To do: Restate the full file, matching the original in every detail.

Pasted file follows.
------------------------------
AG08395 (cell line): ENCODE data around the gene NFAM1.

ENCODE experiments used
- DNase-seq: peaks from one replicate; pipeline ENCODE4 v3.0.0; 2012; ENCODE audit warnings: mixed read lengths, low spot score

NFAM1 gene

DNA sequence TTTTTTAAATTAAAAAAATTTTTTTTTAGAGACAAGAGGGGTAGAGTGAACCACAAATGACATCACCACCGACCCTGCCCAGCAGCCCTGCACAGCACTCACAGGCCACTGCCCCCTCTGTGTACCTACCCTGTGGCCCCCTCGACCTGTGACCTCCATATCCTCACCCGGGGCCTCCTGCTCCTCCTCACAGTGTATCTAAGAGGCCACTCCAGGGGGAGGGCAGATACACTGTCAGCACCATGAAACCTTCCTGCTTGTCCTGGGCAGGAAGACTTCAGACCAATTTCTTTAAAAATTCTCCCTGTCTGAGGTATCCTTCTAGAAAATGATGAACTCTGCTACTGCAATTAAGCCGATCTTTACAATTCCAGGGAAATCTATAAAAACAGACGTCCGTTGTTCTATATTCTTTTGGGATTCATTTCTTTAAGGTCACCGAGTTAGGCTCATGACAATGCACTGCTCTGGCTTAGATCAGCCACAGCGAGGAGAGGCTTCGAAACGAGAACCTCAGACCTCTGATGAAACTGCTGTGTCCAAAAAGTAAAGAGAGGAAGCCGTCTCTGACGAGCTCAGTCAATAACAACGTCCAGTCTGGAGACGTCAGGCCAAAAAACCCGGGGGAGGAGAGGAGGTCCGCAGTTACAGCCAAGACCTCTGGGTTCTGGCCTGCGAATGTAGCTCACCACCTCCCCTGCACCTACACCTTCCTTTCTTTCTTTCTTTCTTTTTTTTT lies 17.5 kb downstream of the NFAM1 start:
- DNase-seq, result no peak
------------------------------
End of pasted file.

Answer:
AG08395 (cell line): ENCODE data around the gene NFAM1.

ENCODE experiments used
- DNase-seq: peaks from one replicate; pipeline ENCODE4 v3.0.0; 2012; ENCODE audit warnings: mixed read lengths, low spot score

NFAM1 gene

DNA sequence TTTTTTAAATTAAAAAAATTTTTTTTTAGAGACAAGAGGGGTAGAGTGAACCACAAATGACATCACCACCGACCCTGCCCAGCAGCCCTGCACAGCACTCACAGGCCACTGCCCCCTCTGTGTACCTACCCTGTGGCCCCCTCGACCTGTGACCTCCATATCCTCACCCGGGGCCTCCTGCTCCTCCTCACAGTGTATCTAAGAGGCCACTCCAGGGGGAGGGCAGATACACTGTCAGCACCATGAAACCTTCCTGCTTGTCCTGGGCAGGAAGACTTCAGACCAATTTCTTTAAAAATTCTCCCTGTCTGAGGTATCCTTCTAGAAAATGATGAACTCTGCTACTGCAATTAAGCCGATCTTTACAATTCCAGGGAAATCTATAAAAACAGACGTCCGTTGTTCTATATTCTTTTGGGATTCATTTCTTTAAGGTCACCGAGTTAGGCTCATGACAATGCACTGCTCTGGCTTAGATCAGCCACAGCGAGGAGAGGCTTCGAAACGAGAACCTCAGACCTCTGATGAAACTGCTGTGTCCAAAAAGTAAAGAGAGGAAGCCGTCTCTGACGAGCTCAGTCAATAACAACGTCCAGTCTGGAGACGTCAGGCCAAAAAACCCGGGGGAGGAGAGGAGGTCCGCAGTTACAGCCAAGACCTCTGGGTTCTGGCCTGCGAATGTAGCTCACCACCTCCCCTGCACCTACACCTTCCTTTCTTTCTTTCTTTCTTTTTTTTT lies 17.5 kb downstream of the NFAM1 start:
- DNase-seq, result no peak